Arrested Development

Michael Cera plays the same note once again in Nick and Norah's Infinite Playlist

Michael Cera specializes in a fragile, almost traumatized, vulnerability. It was first on display in his role as a teenager in love with his cousin on Arrested Development, then as a besotted teen father-to-be in Juno, and then as a high school senior on the verge of graduation in Superbad. His deer-in-the-emotional-headlights routine barely even seems like acting most of the time. On camera, Cera often looks like he really is a nervous, shy teenager trapped between his adolescent impulses and his nice-guy upbringing.

It's a great act, playing on both the audience's identification with the nice guy part of his personality and its knowing sense of superiority about how it would handle the situation so much better. The trouble is that it's a single note; and now, after five years, it's hard to see where Cera goes from here. As with his Superbad coconspirators Judd Apatow and Seth Rogen, Cera desperately needs a way to escape typecasting, or at least to avoid saturation.

He doesn't quite get it in Nick and Norah's Infinite Playlist, an iPod-generation mash-up of the road movie, the romantic teen comedy, and the rock 'n' roll midnight-show cult classic in which Cera plays essentially the same character he's always played. The movie starts with Cera, as Nick, alone in his underwear in his suburban bedroom, leaving an unbearably long, painfully misguided, and depressingly candid voicemail message for his ex-girlfriend Tris (Alexis Dziena), who had dumped him a month before. For the next 85 minutes, it's a series of sweetly screwball situations marked by missed connections, misdirection, miscommunication, missed signals, and mixed messages.

Nick and his friends set off on a quest to locate a secret, unadvertised concert by their favorite band somewhere in New York City. So do drunk party girl Caroline (Ari Graynor) and her pal Norah (Kat Dennings), a classmate of Tris' who's developed a secret crush on Nick without ever meeting him, based only on the mix CDs he's made for his ex. Tris is also trying to find the show, with her new boyfriend in tow. They all get together, and Norah's sort-of ex-boyfriend Tal (Jay Baruchel), a boorish scene-crasher who's trying to get Norah's studio exec father to listen to his band's demo, keeps popping up, too. Caroline disappears and is discovered at a gay burlesque Christmas show. Indie folk singer Devendra Banhart dispenses sex advice in a bodega. Nick finally overcomes Tris' baiting and Norah breaks out of the comfort of her relationship with Tal. And it's all accompanied by an endless loop of appropriately adolescent indie rock by Banhart, Vampire Weekend, Bishop Allen, The Real Tuesday Weld, We Are Scientists, and The Shout Out Louds.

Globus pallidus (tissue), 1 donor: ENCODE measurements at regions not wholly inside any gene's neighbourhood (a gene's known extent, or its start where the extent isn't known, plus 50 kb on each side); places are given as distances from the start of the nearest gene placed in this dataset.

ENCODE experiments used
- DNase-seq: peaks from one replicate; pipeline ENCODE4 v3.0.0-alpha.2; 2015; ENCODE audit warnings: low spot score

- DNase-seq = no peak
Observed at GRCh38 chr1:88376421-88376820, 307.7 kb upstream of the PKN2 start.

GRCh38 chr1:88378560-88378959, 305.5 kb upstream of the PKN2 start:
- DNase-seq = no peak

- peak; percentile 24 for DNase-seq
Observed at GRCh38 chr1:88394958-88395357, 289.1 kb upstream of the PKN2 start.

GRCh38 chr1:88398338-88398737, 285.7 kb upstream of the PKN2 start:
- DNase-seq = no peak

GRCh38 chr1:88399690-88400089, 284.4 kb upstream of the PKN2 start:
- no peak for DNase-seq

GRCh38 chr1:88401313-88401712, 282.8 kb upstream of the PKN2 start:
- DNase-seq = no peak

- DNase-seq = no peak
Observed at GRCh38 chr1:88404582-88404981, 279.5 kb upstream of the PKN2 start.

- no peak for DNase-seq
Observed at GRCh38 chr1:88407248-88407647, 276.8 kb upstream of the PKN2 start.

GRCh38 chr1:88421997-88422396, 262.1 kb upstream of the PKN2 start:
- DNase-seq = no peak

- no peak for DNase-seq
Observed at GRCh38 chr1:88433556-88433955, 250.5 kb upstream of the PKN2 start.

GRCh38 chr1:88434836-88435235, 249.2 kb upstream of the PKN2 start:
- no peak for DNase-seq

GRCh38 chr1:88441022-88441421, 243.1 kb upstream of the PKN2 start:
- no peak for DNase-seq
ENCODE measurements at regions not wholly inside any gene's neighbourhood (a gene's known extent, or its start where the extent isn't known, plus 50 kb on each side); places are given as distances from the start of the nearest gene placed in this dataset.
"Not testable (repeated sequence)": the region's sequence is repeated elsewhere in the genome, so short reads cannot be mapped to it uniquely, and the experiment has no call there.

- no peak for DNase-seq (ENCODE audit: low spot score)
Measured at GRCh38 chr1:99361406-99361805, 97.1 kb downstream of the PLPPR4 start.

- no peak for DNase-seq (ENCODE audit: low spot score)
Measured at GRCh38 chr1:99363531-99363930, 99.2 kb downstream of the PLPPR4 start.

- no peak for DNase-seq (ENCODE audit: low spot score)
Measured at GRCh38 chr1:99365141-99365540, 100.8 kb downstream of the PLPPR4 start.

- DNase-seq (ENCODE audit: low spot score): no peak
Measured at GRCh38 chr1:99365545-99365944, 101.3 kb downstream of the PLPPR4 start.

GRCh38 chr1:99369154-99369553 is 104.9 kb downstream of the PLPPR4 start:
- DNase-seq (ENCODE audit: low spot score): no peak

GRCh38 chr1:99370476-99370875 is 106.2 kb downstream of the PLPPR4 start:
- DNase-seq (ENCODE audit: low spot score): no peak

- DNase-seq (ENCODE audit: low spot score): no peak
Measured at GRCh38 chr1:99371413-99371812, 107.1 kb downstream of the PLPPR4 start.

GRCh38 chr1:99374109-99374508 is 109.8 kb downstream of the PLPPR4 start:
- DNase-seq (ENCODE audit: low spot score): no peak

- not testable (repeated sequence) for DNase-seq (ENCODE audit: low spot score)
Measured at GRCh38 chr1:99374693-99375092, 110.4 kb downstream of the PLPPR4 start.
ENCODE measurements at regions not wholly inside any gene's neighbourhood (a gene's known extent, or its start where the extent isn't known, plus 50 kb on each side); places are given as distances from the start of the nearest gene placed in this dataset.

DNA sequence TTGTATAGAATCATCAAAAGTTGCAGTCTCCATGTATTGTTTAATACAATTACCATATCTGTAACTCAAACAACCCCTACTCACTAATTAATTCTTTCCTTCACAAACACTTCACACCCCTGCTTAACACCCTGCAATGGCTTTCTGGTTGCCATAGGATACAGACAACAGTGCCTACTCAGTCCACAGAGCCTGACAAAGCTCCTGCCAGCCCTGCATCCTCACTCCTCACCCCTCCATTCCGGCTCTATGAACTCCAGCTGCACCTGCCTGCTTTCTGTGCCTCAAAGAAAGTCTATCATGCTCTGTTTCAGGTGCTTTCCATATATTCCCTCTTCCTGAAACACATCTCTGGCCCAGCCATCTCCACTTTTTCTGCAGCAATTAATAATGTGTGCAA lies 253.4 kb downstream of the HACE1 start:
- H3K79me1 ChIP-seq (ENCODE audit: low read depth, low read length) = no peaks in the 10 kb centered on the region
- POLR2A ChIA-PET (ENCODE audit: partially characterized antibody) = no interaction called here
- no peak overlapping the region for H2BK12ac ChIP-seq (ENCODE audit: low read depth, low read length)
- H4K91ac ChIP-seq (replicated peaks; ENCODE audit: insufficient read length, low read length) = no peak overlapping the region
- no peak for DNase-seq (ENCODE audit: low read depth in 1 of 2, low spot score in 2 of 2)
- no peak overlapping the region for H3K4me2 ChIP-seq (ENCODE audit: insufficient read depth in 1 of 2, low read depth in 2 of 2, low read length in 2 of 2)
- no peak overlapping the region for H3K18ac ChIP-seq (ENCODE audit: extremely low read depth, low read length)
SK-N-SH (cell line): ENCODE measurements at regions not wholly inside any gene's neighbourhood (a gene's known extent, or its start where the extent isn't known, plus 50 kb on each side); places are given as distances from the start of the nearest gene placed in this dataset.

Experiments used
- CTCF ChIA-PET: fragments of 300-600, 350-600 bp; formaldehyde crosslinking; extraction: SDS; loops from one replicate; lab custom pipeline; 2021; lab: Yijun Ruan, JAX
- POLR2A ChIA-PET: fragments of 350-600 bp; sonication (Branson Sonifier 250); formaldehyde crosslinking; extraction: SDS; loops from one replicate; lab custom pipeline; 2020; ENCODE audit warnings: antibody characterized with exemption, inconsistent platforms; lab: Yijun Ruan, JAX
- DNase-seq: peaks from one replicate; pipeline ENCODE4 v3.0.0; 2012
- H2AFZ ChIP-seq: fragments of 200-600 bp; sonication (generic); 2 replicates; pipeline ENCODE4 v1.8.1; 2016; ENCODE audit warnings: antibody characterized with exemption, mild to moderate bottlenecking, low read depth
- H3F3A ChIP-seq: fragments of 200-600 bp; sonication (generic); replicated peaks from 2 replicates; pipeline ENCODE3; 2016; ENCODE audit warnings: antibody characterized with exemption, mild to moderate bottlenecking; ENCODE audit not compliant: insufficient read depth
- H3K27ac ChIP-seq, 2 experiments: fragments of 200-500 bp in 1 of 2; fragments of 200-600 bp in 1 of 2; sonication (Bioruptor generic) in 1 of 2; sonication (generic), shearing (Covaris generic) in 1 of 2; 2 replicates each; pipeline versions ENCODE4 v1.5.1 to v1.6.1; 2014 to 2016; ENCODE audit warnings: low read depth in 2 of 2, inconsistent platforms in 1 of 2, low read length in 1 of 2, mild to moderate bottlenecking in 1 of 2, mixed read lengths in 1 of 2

It seems pointless to note the predictability of the plot. As the old saying goes, it's not the destination but the journey, and Nick and Norah's trip through both hip New York and the first blush of their romance is energized by the pair's chemistry and the just-scuzzy-enough depiction of the city's rock clubs and late-night hangouts (which fails wholeheartedly in accuracy but hits the perfect note for a teen comedy). The ensemble cast is better-written than the one in Superbad, and Cera's paired off with an actress who matches his fumbling embarrassment with a front of barely maintained brassiness. Dennings manages a difficult balance of brittle jadedness and girlish enthusiasm. She portrays, better than her co-star does, a real person with real emotions on the edge of adulthood. Where Nick appears to be frozen behind Cera's habitual nervousness, Norah's no-nonsense defensiveness is shown for the bluff it is.

But none of it's ever quite enough. For all its super-hip post-millennial trappings, Nick and Norah doesn't reinvent the romantic comedy, or really even update it. It's a by-the-numbers rehash, even if the numbers in this case are the 1s and 0s that fill an iPod. What's worse is that Cera can't seem to upgrade himself. Unless he gets beyond the tics and anxieties of characters like Nick, he risks becoming as obsolete as the portable CD player Nick has on the dash of his Yugo.